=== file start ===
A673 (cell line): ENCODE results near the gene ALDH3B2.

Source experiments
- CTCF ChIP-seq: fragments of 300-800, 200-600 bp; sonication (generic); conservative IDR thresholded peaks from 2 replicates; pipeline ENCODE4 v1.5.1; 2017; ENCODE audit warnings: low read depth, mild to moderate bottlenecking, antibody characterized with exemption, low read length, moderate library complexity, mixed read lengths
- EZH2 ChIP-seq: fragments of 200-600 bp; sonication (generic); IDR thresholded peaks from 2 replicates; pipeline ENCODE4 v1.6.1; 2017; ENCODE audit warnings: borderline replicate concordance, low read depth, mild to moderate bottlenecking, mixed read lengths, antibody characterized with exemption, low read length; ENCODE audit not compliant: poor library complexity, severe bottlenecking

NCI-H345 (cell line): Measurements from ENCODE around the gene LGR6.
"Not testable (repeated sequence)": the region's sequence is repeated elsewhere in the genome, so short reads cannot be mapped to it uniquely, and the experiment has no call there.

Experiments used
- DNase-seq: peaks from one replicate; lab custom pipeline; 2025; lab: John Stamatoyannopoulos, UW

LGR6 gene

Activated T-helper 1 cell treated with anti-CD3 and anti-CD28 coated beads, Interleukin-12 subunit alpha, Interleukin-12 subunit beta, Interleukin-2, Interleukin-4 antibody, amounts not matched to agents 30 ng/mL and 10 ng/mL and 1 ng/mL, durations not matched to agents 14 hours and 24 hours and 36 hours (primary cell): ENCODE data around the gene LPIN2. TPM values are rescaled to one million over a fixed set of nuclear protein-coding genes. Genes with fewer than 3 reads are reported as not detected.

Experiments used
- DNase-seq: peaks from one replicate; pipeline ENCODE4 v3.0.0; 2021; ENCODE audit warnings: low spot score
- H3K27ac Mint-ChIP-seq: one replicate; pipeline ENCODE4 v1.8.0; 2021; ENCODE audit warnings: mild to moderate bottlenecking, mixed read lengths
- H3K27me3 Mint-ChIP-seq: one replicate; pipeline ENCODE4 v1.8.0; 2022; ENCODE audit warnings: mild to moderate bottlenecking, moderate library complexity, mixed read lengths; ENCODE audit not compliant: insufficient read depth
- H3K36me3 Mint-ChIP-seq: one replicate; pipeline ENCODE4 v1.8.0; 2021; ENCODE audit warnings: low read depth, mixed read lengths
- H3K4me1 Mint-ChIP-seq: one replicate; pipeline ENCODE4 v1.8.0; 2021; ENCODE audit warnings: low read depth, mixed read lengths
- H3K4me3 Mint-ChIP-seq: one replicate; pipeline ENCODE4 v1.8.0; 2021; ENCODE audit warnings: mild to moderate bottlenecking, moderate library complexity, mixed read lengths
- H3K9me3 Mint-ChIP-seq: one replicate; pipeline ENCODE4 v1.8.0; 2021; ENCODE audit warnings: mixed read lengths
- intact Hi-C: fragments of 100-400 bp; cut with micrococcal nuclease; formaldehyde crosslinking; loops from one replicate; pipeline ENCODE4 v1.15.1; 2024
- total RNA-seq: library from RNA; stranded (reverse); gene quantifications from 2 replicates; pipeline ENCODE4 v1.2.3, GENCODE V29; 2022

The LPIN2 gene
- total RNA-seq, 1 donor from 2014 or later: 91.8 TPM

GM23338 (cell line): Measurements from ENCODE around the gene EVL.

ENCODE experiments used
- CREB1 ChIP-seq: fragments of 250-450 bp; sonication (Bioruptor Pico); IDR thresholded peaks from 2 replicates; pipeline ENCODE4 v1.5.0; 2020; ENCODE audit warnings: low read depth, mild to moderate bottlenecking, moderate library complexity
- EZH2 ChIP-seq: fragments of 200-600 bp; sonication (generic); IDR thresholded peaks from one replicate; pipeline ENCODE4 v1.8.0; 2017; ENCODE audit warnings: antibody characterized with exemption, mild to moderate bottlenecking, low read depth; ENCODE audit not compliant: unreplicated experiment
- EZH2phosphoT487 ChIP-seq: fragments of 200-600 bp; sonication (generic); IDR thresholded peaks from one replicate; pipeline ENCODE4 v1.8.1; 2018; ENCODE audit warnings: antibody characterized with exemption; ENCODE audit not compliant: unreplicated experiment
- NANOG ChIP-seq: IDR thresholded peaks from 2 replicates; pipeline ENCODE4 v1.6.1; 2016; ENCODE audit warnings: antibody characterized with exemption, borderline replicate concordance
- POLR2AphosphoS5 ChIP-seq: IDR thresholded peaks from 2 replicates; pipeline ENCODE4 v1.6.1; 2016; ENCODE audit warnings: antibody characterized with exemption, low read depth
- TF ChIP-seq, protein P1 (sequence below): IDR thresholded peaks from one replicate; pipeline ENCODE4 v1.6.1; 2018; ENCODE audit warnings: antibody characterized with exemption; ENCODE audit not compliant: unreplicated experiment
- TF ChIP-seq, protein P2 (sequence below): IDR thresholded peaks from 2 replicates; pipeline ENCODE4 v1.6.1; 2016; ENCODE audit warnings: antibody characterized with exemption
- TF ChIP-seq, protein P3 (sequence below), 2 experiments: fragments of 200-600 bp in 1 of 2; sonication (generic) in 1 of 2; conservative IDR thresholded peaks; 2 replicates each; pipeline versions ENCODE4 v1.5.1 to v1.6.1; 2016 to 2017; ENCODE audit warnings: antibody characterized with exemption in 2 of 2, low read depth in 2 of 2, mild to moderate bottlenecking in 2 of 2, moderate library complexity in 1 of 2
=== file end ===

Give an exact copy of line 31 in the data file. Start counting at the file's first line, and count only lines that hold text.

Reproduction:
- TF ChIP-seq, protein P2 (sequence below): IDR thresholded peaks from 2 replicates; pipeline ENCODE4 v1.6.1; 2016; ENCODE audit warnings: antibody characterized with exemption